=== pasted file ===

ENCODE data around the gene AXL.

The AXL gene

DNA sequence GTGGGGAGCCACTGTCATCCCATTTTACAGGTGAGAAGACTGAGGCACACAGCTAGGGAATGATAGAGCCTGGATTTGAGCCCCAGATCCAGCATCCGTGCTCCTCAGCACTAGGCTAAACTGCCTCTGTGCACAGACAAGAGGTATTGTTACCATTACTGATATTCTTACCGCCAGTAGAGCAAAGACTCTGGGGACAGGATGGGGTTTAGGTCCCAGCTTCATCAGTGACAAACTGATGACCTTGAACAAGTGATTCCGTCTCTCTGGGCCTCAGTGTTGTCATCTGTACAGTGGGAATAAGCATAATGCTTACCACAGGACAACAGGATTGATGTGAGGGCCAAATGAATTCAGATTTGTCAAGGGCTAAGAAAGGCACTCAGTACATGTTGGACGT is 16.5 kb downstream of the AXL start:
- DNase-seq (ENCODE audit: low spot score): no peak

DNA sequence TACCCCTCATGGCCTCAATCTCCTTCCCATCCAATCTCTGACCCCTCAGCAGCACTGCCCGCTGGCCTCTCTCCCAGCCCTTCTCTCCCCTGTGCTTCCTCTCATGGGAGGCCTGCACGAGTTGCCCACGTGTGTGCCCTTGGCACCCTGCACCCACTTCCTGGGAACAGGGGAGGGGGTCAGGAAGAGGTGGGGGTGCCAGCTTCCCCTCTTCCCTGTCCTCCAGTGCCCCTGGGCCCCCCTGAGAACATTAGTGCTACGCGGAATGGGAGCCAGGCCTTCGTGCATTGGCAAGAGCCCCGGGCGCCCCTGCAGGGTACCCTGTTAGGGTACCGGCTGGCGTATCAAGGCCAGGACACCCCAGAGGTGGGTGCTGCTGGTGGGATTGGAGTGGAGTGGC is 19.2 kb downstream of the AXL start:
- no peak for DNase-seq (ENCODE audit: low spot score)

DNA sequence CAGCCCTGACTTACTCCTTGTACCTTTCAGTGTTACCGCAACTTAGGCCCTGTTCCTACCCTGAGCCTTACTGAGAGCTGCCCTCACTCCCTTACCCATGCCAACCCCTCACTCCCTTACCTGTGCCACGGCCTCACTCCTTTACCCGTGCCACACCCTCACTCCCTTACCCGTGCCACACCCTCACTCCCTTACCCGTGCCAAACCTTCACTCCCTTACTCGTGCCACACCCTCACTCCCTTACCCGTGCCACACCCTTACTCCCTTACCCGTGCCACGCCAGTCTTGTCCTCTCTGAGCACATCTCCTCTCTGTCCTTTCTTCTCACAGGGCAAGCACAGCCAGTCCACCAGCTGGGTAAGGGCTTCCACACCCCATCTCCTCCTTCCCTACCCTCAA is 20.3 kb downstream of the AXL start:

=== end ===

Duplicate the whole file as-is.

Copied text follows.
ENCODE data around the gene AXL.

The AXL gene

DNA sequence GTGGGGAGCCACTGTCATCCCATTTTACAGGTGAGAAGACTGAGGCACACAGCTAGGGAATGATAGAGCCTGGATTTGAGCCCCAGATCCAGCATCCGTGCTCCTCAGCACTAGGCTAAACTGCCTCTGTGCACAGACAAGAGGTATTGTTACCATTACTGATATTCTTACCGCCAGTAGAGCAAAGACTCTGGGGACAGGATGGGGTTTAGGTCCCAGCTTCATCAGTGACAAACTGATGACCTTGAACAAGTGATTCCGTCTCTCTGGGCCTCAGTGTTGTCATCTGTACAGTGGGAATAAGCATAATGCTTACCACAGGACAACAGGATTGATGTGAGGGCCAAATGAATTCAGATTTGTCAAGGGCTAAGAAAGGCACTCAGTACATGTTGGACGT is 16.5 kb downstream of the AXL start:
- DNase-seq (ENCODE audit: low spot score): no peak

DNA sequence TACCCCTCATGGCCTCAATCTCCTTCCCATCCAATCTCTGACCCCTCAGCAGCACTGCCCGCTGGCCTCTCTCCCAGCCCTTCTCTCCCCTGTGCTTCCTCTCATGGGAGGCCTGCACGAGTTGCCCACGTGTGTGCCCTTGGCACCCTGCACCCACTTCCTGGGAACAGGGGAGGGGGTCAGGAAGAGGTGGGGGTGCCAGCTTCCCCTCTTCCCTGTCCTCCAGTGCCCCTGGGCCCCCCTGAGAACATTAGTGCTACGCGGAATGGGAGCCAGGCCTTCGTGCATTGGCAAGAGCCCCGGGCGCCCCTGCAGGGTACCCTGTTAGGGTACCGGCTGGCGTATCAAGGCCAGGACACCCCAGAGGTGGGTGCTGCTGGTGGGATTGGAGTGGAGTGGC is 19.2 kb downstream of the AXL start:
- no peak for DNase-seq (ENCODE audit: low spot score)

DNA sequence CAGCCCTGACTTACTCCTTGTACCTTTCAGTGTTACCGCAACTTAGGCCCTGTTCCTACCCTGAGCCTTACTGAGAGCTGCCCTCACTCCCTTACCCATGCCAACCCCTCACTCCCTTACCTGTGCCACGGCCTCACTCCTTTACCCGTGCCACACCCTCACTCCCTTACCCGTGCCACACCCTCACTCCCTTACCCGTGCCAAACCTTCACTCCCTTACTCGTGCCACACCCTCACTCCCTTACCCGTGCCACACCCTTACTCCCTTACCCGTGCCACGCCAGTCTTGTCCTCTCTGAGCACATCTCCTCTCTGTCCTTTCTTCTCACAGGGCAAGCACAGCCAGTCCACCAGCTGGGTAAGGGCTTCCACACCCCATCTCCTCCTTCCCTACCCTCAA is 20.3 kb downstream of the AXL start: